The results were rather disappointing, the values found for the solar parallax varied from 8.5"to 10.5" according to the authors who made the reductions of the observations. This great margin of error is due to two principal causes, a bad knowledge of longitudes of the sites of observation and the phenomenon known as of the black drop which distorted the determination of the moments of the first and the last interior contact.
During the first observations of the Mercury transits in front of the Sun, one saw a bright point in the center of the black disc of planet. This point shining was interpreted as a volcano in eruption and as an optical illusion by others. It actually acts as a figure of diffraction whose theory can be completely carried out and the phenomenon reproduced in laboratory. This phenomenon appeared when one reduced the aperture of the instruments with a diaphragm and the phenomenon disappeared when one observed with full aperture. The phenomenon known as the black drop, which disturbed the observations of the interior contacts of the Venus transits is also observable in the case of the Mercury transits. This phenomenon is due to diffraction and can be reproduced and photographed in laboratory. "When the planet enters on the disc of the Sun, diffraction rounds the two brilliant points which are closed again behind it, and which actually are well frayed. When they are about to meet, Mercury seems attached to the solar edge by a kind of stalk, as a drop which will be detached from a narrow opening... For observing this phenomenon, it is necessary to employ an enlargement definitely higher than the solving enlargement, calculated for the free aperture of the refractor. If this aperture is 10 centimetres, for example, an enlargement of at least 150 times is necessary. Like the alleged Mercury volcano, the black drop can be easily reproduced at the laboratory and be photographed." (A. Couderc and A. Danjon, 1969). You can reproduce this phenomenon by bringing closer the inch and the index located at ten centimetres of your eyes and placed in front of an intense source of light (the sky, for example).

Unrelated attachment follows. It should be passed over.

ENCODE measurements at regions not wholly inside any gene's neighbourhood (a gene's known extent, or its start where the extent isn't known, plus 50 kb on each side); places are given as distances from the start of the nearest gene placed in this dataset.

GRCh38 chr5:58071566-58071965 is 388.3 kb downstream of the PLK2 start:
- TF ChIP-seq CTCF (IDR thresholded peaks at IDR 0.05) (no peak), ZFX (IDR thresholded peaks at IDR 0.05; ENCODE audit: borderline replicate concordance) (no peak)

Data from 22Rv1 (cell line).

The observation of the passage of 1761 allowed to suspect the existence of
an atmosphere around the Venus planet. That resulted in the appearance of a
diffuse aureole around the planet. This aureole, was observed between the external
and interior contacts. The aspect of this aureole varies according to the position
of planet between the external contact and the interior contact. If one notes
p the proportion of the Venus diameter outside the solar disc, the aureole is
often described like total in the vicinity of p= 0,5; it presents sometimes
an split aspect with variations of light intensity in the vicinity of the directions
of the poles of the planet. It also presents the aspect of a small luminous
pyramid (observation of Rittenhouse at the time of the passage of 1769). These
different aspects will be also noted at the time of the observation of the following
passages and will be explained theoretically by the presence in an atmosphere.
Note 1: "surrounded by billions of insects decided to sabotage his work"